I think people are already caught up in that notion of a 10th championship. I'm sure the slower-witted of that group thinks that if it doesn't come in this final coaching term he'll be outted as a fraud. But I am optimistic that while a championship may not come (the Spurs will have a lot to say about that, you know), Phil will have his Lakers competitive again, and that's a confidence that few coaches around the league can inspire.

Sunday, June 12, 2005

Thoughts, interrupted watching Darko actually play

  •  My Man Sam(tm) wasn't making much sense this weekend:
    Forget whoever wins this NBA Finals series being the world champion.

    The world continues to catch up with the NBA, as was evident when Game 1 ended Thursday night with the San Antonio Spurs beating the Detroit Pistons 84-69 and Argentinian Manu Ginobili the best and most exciting player on the floor.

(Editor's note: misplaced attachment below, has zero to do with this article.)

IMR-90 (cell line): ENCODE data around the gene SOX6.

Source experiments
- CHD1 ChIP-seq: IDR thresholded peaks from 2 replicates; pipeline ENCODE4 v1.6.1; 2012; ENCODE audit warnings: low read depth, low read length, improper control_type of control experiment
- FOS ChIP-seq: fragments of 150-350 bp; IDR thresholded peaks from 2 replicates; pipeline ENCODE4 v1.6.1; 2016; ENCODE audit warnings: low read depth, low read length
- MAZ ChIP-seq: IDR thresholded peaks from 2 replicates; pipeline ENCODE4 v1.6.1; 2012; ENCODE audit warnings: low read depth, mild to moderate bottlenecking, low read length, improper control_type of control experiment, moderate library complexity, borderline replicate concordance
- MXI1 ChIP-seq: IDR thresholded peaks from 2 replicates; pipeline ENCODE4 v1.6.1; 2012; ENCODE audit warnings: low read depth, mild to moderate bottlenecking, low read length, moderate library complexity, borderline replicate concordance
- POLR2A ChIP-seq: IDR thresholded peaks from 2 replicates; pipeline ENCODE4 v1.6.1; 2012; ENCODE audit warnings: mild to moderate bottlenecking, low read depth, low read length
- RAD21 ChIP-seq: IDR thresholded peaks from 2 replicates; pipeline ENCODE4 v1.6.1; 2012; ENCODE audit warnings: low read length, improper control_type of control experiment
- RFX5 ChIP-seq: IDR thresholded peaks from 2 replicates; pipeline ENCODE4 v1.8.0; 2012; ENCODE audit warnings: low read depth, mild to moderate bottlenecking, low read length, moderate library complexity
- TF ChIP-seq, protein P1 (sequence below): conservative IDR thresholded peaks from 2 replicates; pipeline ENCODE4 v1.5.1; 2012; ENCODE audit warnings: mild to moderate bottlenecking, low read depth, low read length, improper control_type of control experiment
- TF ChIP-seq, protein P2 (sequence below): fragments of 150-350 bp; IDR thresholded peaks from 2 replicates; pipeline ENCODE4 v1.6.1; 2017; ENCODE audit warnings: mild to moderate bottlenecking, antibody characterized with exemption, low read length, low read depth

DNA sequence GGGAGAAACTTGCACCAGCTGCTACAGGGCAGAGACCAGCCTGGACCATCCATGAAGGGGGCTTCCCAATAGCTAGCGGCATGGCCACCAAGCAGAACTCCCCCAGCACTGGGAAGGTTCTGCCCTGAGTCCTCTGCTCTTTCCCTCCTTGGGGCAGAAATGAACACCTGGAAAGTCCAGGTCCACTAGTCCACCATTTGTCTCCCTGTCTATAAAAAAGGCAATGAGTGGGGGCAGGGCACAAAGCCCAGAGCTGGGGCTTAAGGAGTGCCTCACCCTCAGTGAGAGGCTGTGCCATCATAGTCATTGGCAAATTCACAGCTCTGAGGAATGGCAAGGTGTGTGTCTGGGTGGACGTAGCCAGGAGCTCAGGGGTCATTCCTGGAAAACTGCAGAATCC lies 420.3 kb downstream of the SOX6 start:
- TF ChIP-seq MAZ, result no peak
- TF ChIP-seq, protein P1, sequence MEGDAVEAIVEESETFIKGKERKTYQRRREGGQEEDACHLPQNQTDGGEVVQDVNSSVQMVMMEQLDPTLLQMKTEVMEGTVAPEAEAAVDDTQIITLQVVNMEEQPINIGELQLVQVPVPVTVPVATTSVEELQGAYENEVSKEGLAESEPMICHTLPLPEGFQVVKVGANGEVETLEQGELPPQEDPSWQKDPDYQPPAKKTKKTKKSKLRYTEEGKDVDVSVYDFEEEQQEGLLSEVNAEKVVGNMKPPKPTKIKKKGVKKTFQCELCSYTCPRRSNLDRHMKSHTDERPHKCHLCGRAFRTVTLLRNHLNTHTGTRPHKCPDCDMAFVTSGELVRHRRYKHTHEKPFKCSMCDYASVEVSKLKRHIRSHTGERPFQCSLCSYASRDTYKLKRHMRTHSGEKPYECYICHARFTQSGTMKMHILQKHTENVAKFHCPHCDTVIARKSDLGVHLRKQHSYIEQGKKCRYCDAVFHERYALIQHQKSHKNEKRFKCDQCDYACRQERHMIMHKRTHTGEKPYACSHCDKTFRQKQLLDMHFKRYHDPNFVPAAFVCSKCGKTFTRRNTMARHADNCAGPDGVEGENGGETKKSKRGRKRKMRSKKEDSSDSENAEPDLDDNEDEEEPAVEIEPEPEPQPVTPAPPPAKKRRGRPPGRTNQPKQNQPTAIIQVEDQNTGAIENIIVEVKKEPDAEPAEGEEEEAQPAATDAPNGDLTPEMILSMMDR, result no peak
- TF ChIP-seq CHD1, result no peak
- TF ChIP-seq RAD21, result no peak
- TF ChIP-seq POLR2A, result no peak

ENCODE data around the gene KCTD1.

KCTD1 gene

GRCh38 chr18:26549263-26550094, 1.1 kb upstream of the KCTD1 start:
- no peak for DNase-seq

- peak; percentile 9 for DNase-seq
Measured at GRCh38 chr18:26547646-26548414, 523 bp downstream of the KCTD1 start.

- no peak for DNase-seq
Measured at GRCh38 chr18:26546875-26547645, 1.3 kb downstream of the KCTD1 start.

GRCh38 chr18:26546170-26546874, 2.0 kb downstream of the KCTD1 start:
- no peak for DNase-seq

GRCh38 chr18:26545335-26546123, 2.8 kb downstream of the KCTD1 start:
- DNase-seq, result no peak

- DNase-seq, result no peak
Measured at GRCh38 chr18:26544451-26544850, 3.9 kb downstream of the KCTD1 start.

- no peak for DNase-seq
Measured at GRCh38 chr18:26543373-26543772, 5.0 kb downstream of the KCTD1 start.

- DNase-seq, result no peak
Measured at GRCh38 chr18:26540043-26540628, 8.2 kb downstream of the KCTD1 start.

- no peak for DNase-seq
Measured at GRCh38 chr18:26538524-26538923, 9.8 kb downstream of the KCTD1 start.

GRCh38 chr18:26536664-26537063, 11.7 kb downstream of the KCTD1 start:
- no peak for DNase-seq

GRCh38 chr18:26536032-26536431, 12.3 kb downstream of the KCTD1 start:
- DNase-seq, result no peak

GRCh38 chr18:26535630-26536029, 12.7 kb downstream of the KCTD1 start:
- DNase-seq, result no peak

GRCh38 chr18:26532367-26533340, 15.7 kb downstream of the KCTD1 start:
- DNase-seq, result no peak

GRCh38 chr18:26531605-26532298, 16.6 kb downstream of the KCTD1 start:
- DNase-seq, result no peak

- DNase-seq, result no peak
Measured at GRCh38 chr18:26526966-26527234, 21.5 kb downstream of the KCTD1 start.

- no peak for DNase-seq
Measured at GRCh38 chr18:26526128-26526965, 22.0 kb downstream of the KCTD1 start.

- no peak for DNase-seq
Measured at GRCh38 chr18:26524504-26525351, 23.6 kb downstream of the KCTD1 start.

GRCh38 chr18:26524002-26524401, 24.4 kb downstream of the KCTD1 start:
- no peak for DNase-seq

Wouldn't the ongoing internationalization of the NBA make the league champ more valid as world champion? I'd chalk it up to a mistake but he goes with a similar statement at the end of the column.

    Whatever, just found it odd, and the whole Olympic thing was on my mind after I commented on Crazy from the Heat regarding the same subject. In case you care what I think, original thoughts were posted in a much-longer rant back in February of 2004. (this reminds me, 2-year blog-iversary is approaching fast!)